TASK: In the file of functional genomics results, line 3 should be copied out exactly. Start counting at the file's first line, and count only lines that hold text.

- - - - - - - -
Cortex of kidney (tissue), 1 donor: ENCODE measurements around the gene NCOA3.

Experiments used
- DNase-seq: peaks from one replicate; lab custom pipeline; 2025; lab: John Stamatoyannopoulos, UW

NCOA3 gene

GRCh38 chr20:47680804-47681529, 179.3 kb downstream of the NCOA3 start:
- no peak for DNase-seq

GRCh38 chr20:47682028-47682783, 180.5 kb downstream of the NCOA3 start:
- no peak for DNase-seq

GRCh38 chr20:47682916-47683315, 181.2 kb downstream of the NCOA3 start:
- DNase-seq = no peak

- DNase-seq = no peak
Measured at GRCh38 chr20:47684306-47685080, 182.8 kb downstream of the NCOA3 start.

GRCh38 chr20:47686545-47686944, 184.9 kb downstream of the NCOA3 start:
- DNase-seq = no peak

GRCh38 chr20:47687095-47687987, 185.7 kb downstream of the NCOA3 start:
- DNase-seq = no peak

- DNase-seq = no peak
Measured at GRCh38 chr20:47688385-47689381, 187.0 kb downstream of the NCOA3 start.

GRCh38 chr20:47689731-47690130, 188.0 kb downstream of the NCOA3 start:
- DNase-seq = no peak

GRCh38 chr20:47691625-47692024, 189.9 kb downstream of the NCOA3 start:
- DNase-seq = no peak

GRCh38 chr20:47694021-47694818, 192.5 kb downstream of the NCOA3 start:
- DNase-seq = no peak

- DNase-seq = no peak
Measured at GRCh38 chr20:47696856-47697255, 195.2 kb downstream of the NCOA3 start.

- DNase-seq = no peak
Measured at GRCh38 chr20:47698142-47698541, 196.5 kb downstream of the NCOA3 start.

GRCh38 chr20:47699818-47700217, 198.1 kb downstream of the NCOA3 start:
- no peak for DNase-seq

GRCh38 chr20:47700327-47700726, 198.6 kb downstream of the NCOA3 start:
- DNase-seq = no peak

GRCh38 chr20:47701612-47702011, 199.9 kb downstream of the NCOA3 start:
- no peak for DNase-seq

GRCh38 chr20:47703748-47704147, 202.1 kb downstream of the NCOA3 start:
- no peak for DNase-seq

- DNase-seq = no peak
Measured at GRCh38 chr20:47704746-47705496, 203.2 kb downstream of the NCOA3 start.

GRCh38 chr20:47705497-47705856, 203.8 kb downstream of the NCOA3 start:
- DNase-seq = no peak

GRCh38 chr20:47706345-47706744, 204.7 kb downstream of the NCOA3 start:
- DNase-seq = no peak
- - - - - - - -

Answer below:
- DNase-seq: peaks from one replicate; lab custom pipeline; 2025; lab: John Stamatoyannopoulos, UW